Sunday, August 28, 2016

Mission to Mars

Movie Name: Mission to Mars
Year of Release: 2000
Director: Brian De Palma
Stars: Gary Sinise, Tim Robbins, Connie Nielsen, Don Cheadle, Jerry O'Connell, Peter Outerbridge, Kavan Smith, Jill Teed, Kim Delaney
Genre: Adventure, Sci-Fi, Drama
Score out of ten (whole numbers only): 7
Watch it on Amazon

Director Brian De Palma experienced a comeback in the late 90s, following the huge commercial and critical success of "Mission: Impossible" and to a lesser extent "Snake Eyes" (this after the debacle he had with the much scrutinized and maligned "Bonfire of the Vanities"). "Mission to Mars" was his first openly sci-fi film, and it follows the adventures of a crew of astronauts who embark on a rescue mission to Mars, when the first team of astronauts on the planet mysteriously gets killed. When the team arrives on the planet, they discover one of the original team members has survived, and has been surviving thanks to the produce from a greenhouse. The planet has a large humanoid face exposed in a mountain, and upon further inspection the team discovers something they never expected.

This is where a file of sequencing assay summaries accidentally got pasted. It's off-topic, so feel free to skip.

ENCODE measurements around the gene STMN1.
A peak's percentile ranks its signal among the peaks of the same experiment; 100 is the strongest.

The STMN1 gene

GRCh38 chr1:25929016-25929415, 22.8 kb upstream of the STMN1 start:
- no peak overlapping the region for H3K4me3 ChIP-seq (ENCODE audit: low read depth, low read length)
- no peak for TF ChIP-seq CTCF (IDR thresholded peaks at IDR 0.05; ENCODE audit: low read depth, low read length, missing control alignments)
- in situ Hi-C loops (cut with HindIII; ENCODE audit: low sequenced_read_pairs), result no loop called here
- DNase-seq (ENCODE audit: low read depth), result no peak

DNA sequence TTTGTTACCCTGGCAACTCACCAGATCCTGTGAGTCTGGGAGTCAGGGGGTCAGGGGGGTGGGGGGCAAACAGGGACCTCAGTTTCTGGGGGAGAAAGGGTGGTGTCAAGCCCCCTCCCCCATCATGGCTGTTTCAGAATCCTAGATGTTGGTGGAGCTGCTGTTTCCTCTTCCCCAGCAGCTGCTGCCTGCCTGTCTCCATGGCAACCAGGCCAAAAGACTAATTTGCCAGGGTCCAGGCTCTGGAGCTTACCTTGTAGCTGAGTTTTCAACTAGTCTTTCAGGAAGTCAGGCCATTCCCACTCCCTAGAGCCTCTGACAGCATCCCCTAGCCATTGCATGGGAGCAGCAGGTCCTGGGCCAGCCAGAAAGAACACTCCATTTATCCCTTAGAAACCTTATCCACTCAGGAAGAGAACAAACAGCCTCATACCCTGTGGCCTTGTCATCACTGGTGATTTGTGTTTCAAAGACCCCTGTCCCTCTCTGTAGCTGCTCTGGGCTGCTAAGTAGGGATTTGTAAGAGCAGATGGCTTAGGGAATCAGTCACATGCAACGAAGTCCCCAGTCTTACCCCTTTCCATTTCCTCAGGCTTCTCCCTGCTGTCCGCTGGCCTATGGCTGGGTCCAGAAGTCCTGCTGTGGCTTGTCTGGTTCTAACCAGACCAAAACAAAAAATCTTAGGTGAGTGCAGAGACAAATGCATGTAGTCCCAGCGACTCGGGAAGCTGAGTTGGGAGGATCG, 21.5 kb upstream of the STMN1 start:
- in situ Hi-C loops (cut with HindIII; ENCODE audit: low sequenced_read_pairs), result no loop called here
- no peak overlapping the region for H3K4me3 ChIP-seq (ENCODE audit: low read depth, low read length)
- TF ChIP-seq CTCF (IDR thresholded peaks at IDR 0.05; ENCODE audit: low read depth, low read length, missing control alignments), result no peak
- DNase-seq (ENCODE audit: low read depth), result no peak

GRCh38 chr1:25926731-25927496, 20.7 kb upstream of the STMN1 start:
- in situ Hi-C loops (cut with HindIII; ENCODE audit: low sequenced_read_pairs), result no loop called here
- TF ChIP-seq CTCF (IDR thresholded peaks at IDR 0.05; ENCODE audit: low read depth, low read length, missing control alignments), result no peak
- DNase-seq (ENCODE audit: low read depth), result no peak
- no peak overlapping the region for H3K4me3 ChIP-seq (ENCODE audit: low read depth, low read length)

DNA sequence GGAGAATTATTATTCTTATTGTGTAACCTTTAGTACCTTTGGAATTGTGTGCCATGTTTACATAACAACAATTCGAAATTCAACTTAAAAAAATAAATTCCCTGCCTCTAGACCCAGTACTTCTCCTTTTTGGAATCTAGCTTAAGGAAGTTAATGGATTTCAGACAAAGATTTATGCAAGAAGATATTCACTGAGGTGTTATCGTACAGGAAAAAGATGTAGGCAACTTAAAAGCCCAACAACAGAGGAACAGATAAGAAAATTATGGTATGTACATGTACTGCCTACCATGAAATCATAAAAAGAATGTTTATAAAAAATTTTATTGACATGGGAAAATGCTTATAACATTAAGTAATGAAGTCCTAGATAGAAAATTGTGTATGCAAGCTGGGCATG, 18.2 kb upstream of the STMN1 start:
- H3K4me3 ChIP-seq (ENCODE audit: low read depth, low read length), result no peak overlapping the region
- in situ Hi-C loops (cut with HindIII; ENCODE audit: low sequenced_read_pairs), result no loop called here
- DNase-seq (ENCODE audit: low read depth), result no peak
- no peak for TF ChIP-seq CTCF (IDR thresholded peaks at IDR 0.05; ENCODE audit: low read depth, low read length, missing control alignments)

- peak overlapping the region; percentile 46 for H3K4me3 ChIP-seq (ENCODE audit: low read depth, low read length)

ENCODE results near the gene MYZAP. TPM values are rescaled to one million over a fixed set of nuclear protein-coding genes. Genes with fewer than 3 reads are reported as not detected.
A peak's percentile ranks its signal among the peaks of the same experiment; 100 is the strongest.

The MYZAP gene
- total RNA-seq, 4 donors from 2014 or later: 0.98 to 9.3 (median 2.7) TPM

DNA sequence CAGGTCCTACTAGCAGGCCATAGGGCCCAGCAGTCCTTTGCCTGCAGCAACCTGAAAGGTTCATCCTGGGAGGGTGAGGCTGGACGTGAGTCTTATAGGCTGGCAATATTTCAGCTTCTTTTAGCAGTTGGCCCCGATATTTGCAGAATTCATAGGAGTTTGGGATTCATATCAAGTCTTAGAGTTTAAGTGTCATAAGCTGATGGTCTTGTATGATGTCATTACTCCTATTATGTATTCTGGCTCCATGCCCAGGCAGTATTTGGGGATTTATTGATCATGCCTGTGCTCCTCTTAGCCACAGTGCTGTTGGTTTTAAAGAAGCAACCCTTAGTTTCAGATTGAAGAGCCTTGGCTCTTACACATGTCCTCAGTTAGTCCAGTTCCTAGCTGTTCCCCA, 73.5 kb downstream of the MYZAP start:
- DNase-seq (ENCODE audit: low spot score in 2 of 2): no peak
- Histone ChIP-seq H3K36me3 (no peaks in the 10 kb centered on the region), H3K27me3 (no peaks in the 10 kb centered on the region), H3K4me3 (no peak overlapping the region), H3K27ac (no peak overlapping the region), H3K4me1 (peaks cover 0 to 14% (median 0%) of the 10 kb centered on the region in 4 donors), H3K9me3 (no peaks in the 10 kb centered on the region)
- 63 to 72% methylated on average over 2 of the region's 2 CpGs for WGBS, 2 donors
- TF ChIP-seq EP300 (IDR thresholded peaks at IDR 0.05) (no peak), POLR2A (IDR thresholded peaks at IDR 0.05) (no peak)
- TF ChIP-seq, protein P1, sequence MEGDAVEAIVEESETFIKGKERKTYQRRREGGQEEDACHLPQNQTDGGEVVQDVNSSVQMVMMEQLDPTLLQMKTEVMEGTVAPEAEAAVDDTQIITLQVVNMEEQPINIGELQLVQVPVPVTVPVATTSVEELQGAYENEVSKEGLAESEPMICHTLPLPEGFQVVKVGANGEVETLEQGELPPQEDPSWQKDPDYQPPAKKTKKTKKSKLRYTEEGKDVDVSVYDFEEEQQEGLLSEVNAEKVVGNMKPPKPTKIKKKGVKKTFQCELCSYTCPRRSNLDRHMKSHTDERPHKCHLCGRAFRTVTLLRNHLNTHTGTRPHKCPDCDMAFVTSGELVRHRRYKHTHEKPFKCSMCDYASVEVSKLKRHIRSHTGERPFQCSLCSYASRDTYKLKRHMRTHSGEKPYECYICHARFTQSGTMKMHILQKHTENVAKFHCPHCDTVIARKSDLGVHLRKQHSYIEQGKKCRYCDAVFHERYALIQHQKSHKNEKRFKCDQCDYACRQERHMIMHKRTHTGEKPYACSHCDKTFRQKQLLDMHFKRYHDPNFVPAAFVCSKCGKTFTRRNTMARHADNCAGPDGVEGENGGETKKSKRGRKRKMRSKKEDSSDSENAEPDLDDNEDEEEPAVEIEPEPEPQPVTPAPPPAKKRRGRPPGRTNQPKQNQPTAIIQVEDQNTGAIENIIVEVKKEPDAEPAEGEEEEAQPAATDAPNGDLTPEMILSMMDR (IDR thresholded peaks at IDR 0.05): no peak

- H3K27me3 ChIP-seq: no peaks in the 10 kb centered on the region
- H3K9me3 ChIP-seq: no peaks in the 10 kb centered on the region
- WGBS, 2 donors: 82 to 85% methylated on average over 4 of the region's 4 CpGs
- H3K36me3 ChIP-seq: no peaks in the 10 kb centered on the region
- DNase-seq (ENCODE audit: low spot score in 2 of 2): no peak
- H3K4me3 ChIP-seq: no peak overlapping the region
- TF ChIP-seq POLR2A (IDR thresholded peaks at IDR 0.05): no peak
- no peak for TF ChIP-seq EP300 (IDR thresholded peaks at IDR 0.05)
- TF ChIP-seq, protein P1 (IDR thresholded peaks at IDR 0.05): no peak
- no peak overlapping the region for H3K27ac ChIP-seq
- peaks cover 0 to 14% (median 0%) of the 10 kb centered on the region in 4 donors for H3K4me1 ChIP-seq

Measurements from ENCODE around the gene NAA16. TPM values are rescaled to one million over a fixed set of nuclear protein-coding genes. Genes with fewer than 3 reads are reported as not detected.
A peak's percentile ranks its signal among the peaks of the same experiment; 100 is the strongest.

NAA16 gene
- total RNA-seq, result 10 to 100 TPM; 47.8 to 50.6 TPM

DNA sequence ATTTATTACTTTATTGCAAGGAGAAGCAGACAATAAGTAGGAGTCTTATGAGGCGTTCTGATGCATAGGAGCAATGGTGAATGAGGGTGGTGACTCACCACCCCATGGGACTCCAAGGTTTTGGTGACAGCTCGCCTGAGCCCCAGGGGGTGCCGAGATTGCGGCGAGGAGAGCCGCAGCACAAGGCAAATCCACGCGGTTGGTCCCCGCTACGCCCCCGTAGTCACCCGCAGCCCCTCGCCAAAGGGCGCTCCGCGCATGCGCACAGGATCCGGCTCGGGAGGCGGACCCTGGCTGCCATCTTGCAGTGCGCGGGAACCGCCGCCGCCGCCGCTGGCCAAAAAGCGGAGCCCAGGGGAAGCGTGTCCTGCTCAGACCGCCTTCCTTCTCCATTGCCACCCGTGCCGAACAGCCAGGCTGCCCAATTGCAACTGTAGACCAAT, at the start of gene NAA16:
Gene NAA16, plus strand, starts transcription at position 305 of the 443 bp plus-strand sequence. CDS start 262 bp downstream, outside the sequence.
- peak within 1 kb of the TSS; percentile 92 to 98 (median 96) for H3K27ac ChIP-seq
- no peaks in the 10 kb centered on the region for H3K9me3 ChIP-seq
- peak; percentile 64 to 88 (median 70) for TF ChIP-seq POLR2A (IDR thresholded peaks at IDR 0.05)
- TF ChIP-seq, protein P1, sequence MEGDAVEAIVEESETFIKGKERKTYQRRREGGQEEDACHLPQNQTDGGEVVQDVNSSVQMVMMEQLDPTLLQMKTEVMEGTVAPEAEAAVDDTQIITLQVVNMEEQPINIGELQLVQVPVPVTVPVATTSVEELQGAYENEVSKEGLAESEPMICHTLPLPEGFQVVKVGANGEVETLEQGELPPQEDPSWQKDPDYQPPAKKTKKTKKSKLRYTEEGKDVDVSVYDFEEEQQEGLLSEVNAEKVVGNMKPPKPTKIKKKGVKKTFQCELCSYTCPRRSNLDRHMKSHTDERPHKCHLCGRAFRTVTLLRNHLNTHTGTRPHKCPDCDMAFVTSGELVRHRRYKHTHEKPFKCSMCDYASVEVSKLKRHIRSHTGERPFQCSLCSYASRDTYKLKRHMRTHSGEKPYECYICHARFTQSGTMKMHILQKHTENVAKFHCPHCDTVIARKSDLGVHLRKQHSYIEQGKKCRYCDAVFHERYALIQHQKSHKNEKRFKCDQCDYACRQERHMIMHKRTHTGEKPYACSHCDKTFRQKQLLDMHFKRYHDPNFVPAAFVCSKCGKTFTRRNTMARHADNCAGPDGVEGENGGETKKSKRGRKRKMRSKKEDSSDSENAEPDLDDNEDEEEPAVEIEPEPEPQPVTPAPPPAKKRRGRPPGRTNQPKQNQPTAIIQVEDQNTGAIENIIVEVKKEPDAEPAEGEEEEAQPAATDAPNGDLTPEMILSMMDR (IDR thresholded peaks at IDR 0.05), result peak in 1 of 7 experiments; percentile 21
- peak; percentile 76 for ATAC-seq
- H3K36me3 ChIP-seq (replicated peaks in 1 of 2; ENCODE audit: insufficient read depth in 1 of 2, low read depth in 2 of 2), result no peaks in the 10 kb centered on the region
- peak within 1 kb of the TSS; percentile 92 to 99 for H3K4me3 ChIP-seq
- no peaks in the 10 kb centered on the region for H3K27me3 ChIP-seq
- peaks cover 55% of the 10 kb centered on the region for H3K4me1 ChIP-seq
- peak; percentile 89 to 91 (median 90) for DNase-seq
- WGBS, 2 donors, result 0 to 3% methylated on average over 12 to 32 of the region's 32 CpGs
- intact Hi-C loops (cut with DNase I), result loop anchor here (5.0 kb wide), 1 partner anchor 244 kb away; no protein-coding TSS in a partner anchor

"Mission to Mars" is an interesting film from Brian De Palma, who drinks inspiration from Stanley Kubrick, and goes for a sci-fi film that is more about finding who human beings are, and less about big action set pieces, and large explosions in outer space (a la Michael Bay and his well known "Armageddon"). The film explores the relationships between the team members, and his motivations for wanting to go to Mars, building an interesting dynamic between these different elements, allowing for the red planet to also become a huge character and be crucial in the development of the characters evolution and progression. It's a film worth watching for its ambition, for the questions it poses, and for the beauty of what it suggests. The film also features a beautiful score from Ennio Morricone and the gorgeous cinematography from Stephen H. Burum (usual collaborator of Brian De Palma). An unjustly vilified film worth rediscovering.